Bourdain came of age in the mid-1970s, a time of no brakes at all, a moment of pure hedonism in America. “Decadence” meant the dark beauty and excitement of debauchery, rather than anything gnarly. (The gnarly part was coming up fast, but it was a ways off yet.) A keen reader even as a teen growing up in Leonia, New Jersey, he wolfed down Hunter S. Thompson, Orwell, Burroughs, Lester Bangs, and I bet Baudelaire and DeQuincey; listened to the Stooges, the Dolls, Roxy Music, the Velvets, and The Ramones. (He dedicated his 2006 essay collection, The Nasty Bits, “To Joey, Johnny, and Dee Dee.”)

The only culture worth knowing then was the counterculture. The Vietnam War began in 1956, the year of his birth, and ended the year he turned nineteen — surely now, in 1975, the reign of the liars and the squares had ended for good. Cocaine was routinely touted as a natural, plant-based high — health food, practically. (“It’s made from leaves!”) There was, as yet, no AIDS. Peak Free Love had arrived. That the young Bourdain literally “wanted to be a junkie” only meant that he was a little more committed than most to the prevailing atmosphere of pleasure and abandon. “I always wanted to be a criminal,” he confesses blithely in the essay, “A Life of Crime.” He once told an interviewer that he was expelled from Vassar as the result of a “depraved incident” involving angry lesbians and firearms.

This rebel son was raised in an ultra-civilized suburban family atmosphere. His mother, Gladys, was a New York Times editor, and her byline, G.S. Bourdain, appears over Times stories about Robbe-Grillet, opera stars, Cinecitta and the opening of Fauchon in Manhattan; her subjects and her writing both are suggestive of high standards, formality, propriety. Sam Sifton once described her as “a legendary editor… with a legendary temper.” She was a good cook, too. Bourdain describes favorite childhood dishes now and then — his mother’s meatloaf, her crème renversée — though his memories of the crisply pressed shorts and matching socks he and his younger brother were made to wear as kids, boarding the Queen Mary for a vacation in France, are not so fond.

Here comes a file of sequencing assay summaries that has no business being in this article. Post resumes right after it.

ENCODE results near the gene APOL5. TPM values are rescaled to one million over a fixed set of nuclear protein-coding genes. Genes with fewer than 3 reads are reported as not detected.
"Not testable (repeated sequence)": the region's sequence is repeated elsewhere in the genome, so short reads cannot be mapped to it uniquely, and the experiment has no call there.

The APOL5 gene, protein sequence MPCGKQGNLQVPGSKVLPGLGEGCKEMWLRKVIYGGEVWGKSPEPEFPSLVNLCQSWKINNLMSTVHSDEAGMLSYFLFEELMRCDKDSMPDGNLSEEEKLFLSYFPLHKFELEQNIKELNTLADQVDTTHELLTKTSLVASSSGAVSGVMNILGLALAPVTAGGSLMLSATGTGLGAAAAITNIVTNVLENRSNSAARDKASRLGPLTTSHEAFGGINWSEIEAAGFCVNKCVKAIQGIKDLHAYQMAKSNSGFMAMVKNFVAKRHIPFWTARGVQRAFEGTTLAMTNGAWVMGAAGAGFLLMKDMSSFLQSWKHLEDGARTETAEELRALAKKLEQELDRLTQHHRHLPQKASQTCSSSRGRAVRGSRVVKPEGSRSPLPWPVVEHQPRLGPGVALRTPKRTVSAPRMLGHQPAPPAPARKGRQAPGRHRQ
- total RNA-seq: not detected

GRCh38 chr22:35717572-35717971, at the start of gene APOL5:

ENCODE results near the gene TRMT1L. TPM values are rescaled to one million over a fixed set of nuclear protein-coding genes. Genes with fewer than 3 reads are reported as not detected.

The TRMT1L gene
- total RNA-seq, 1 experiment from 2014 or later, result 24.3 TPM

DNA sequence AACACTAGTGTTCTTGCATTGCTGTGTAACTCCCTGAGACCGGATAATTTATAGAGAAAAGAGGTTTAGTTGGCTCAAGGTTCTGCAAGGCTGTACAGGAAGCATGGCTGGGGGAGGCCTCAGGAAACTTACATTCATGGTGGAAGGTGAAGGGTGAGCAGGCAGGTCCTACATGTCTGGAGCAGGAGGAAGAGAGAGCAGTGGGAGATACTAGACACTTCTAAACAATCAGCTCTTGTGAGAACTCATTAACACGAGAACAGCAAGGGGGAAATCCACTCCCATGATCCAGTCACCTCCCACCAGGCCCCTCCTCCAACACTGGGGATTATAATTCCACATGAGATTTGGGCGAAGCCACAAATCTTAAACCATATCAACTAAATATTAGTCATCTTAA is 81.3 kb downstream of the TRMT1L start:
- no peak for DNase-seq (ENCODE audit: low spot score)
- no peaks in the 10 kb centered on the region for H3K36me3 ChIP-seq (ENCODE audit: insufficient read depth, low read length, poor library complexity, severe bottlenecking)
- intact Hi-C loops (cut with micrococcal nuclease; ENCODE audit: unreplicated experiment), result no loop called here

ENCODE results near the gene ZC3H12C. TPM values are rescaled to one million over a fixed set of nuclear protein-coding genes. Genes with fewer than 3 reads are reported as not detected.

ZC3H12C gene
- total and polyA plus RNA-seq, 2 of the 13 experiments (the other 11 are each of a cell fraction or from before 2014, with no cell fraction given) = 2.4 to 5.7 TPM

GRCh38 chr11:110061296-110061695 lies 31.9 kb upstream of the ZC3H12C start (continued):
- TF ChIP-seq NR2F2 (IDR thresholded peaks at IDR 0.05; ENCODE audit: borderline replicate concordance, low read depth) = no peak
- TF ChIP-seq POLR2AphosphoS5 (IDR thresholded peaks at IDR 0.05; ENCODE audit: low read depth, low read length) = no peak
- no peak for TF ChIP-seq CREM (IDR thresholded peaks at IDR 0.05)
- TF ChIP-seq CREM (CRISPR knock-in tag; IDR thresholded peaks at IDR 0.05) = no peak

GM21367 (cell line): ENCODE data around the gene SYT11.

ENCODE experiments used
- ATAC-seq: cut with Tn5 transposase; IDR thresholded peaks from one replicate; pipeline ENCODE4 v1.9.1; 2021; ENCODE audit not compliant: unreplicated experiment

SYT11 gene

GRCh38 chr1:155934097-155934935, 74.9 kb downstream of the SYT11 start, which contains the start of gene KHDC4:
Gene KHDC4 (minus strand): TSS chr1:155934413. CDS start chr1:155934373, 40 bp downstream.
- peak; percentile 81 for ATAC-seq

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The Many Meanings of Fruitcake

Maybe it’s not a coincidence that Rudisill, crotchety patron saint of the fruitcake, is related to one of the most famous American queer men of all time. She was an aunt of Truman Capote. Capote, effeminate and limp-wristed, could be considered the ideal target for the word fruitcake in its other, equally noxious meaning.

The expression “nutty as a fruitcake” has been sewn into common American parlance since as early as 1935. Fruitcake is something like the word faggot’s first cousin. To be nuts was to be mentally ill, after all, and queerness was, for a time, a flavor of mental illness. The common history of the moniker goes as follows: A fruit, susceptible to the whims of nature, tends to grow tender and soft. For a man to embody these very traits, a sensitivity to the elements that is typically coded female, goes against the imaginings of masculinity our culture worships.